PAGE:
Judicial Service Commission has failed its constitution…

This judicial service commission admitted that their interviews were flawed and that their behavior in the manner in which the interviews were conducted and their motivated recommendations were irrational.

Professor Balthazar

In real life, Professor Balthazar is one of the leading legal minds in South Africa. He decides to remain anonymous so that his daily duties are not affected.

Much of the political coverage last week concerned President Cyril Ramaphosa’s testimony to the Zondo Commission. But the judicial surrender of the Judicial Service Commission (JSC) was arguably a development that was of at least as much constitutional significance as the President’s troubling, never-more-pedestrian performance in the face of forensic investigation by evidence officers.

The JSC surrendered in the face of a review motion by the Council for the Promotion of the South African Constitution (Casac) to dismiss the JSC’s case in April, which led to the recommendation of five candidates for positions in the Constitutional Court. The JSC announced that it would decide in favor of Casac.

That the JSC admitted that their interviews were flawed and therefore their behavior was irrational in the way the interviews were conducted and their recommendations were motivated is truly staggering. This means that presumably based on independent legal advice, the JSC concluded that the Casac review would be successful. It follows that the constitutional body for the appointment of judges acknowledged that it did not behave within its legal mandate at its April meeting

The JSC has now accepted that the Constitutional Court interviews will have to be heard again. Who should absolutely be asked whether the interviews will be heard? In the ordinary procedure, after the bias of an administrative authority has been established, an order to annul the decision and refer it back to the administrative authority would be supplemented by the fact that the body that accepts the rejected matter must consist of new members. But in the case of the JSC, it seems that the same people who acted irrationally asked irrelevant questions and did not make the crucial decisions that were made independently will reappear in the repetition.

That is certainly not the way to restore the JSC’s well-deserved broken reputation.

A court may consider it a judicial encroachment to order the appointment of new members to these hearings in order to restore some confidence in a fair trial. Obviously, this should be done. If not, it is likely that the current JSC, when responsibly interviewing candidates, is pretending to have the legal expertise to be members of the Supreme Court, the commitment and understanding required of a changing legal system, a record that’s true with this one Claim and temperament to be a member of a top court. They will then undoubtedly revert to their earlier decision-making form.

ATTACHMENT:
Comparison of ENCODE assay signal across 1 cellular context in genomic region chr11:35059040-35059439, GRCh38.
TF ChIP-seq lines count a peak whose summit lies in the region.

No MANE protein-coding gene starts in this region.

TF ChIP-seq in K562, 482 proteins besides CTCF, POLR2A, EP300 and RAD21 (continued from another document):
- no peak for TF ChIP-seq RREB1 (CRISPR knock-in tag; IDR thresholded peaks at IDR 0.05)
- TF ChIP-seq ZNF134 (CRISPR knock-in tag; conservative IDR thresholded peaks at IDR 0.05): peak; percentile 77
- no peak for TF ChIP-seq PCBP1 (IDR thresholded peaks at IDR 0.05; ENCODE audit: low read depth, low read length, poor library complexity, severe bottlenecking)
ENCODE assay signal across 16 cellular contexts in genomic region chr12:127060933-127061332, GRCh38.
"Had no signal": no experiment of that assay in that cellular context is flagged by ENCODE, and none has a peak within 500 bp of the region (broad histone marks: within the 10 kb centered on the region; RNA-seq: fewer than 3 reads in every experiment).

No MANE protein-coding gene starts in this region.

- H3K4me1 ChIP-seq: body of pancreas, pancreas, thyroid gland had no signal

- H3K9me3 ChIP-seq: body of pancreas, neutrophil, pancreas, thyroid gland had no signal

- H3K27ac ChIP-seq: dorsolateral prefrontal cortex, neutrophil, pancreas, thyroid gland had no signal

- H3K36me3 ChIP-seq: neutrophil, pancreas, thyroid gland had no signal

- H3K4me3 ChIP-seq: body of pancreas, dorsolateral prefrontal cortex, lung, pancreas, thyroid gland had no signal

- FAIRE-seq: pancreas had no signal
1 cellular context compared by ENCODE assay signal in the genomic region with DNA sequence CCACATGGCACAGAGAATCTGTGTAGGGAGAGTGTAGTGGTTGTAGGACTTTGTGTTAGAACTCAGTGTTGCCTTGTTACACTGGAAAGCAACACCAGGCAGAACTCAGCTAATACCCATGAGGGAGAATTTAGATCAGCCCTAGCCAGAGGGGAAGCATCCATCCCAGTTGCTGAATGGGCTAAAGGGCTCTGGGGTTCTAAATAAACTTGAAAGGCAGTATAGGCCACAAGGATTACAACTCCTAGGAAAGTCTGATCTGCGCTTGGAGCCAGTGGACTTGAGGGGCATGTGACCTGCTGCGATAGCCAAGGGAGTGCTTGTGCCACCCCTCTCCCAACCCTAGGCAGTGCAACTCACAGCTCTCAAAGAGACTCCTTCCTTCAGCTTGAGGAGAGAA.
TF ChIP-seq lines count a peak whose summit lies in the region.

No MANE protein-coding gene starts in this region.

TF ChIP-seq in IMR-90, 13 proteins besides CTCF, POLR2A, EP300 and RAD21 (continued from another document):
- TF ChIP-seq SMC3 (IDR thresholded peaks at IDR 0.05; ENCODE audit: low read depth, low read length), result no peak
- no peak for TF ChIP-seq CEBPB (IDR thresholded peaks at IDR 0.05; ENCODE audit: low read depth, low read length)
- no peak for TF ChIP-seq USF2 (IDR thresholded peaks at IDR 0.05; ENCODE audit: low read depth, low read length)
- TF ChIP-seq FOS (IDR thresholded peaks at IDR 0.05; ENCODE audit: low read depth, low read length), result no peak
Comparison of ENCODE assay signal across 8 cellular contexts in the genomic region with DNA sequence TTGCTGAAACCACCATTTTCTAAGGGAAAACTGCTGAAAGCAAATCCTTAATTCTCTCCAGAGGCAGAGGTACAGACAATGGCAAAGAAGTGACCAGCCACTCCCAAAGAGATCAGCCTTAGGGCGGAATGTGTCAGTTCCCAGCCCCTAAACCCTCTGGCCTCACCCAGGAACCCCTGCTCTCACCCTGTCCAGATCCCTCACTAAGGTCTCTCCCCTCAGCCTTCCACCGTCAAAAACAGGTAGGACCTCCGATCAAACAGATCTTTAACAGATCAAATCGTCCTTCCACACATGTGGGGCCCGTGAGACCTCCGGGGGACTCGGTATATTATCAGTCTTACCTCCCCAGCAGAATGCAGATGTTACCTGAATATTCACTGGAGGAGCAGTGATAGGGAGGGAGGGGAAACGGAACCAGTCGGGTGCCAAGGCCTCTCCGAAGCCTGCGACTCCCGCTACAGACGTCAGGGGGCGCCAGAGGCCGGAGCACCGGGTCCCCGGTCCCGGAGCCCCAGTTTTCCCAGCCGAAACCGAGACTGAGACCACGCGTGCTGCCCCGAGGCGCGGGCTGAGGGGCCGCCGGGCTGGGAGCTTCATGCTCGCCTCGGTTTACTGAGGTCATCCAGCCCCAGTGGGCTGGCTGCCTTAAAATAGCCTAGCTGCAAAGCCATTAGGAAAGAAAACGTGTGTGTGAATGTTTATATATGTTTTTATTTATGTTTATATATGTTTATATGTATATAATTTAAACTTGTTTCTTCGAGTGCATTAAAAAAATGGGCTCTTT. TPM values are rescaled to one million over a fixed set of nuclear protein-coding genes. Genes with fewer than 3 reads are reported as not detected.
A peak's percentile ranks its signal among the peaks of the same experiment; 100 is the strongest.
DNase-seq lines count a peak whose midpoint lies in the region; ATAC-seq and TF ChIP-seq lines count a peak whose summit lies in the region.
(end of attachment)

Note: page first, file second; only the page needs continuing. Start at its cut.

It is certainly possible for the political parties to change delegates, the President appoint four new members, and the Bar and Bar Association do the same. We know the JSC is no longer chaired by Mogoeng CJ, whose tag team performance with Julius Malema against Judge Dhaya Pillay was a key argument in the review motion. At least there will be a new chair. But if the rest of the current JSC completely shocked the nation and justified his resignation by accepting their share of responsibility for undermining the JSC’s legitimacy, a new body could start over.

But that doesn’t stop the matter. Since this self-inflicted debacle, two more posts have become vacant at the Constitutional Court. Aside from Judge Pillay, who understandably refused to participate in any further rampant abuse, the seven who filed in April have filed again. Now that there are four positions to be filled, the JSC must inevitably recommend all seven to the President by submitting a list of the number of vacancies plus three other recommendations to the President. The interviews with only seven applicants become a set piece.

There are a number of eminent judges and senior lawyers, many with a few exceptions, far superior to most of the current list. Understandably, they are reluctant to apply and then face ongoing abuse masquerading as exploratory questions. The key to a process that is worthy of appointment to a top court, which is currently described by many legal commentators as the weakest since its inception and therefore desperately needs a new jurist, is to start the process again by bringing it up for nomination All current applicants are guaranteed an interview, but an attempt is made to attract a larger pool of legal talent to the JSC for examination.

The importance of the fact that the JSC accepts that it had no defense against the Casac review cannot be overestimated. It has admitted that it has not fulfilled its constitutional mandate, and in a democracy those responsible should step down to put constitutional duty above personal or political ego. The fact that the JSC will soon – if it does not get the Hlophe case back on track – will have to deal with impeachment proceedings by a tribunal only adds to the challenges facing this important body. DM

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